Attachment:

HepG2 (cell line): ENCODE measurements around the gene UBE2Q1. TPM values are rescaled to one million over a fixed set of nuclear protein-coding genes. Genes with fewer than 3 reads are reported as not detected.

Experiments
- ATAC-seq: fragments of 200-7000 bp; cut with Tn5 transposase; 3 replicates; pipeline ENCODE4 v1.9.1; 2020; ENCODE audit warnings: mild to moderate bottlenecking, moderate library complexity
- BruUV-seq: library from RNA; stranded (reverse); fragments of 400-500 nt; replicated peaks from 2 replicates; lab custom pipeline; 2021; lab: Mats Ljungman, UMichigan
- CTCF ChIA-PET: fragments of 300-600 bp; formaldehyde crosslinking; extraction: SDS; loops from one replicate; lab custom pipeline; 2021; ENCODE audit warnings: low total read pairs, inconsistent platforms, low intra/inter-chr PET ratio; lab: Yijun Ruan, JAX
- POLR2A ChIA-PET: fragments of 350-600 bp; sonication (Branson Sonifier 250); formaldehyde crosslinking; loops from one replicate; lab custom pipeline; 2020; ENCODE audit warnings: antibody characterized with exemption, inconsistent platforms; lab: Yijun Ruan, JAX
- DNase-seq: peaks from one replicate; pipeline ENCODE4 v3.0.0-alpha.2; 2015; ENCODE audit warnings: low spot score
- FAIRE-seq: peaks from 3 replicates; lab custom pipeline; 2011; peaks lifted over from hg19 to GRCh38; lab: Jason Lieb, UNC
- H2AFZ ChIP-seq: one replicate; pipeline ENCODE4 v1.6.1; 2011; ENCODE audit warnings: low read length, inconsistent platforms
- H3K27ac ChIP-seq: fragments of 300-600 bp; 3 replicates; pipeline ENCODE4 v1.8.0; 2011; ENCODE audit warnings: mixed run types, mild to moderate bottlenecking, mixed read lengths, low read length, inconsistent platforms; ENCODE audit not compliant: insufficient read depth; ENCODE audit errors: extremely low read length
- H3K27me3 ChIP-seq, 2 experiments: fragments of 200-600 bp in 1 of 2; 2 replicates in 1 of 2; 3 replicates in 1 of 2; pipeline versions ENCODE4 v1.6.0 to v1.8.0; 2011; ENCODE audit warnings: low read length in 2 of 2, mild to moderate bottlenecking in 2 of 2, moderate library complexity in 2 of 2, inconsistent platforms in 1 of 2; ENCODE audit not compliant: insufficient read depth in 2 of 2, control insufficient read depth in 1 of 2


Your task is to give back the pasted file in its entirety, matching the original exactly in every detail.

HepG2 (cell line): ENCODE measurements around the gene UBE2Q1. TPM values are rescaled to one million over a fixed set of nuclear protein-coding genes. Genes with fewer than 3 reads are reported as not detected.

Experiments
- ATAC-seq: fragments of 200-7000 bp; cut with Tn5 transposase; 3 replicates; pipeline ENCODE4 v1.9.1; 2020; ENCODE audit warnings: mild to moderate bottlenecking, moderate library complexity
- BruUV-seq: library from RNA; stranded (reverse); fragments of 400-500 nt; replicated peaks from 2 replicates; lab custom pipeline; 2021; lab: Mats Ljungman, UMichigan
- CTCF ChIA-PET: fragments of 300-600 bp; formaldehyde crosslinking; extraction: SDS; loops from one replicate; lab custom pipeline; 2021; ENCODE audit warnings: low total read pairs, inconsistent platforms, low intra/inter-chr PET ratio; lab: Yijun Ruan, JAX
- POLR2A ChIA-PET: fragments of 350-600 bp; sonication (Branson Sonifier 250); formaldehyde crosslinking; loops from one replicate; lab custom pipeline; 2020; ENCODE audit warnings: antibody characterized with exemption, inconsistent platforms; lab: Yijun Ruan, JAX
- DNase-seq: peaks from one replicate; pipeline ENCODE4 v3.0.0-alpha.2; 2015; ENCODE audit warnings: low spot score
- FAIRE-seq: peaks from 3 replicates; lab custom pipeline; 2011; peaks lifted over from hg19 to GRCh38; lab: Jason Lieb, UNC
- H2AFZ ChIP-seq: one replicate; pipeline ENCODE4 v1.6.1; 2011; ENCODE audit warnings: low read length, inconsistent platforms
- H3K27ac ChIP-seq: fragments of 300-600 bp; 3 replicates; pipeline ENCODE4 v1.8.0; 2011; ENCODE audit warnings: mixed run types, mild to moderate bottlenecking, mixed read lengths, low read length, inconsistent platforms; ENCODE audit not compliant: insufficient read depth; ENCODE audit errors: extremely low read length
- H3K27me3 ChIP-seq, 2 experiments: fragments of 200-600 bp in 1 of 2; 2 replicates in 1 of 2; 3 replicates in 1 of 2; pipeline versions ENCODE4 v1.6.0 to v1.8.0; 2011; ENCODE audit warnings: low read length in 2 of 2, mild to moderate bottlenecking in 2 of 2, moderate library complexity in 2 of 2, inconsistent platforms in 1 of 2; ENCODE audit not compliant: insufficient read depth in 2 of 2, control insufficient read depth in 1 of 2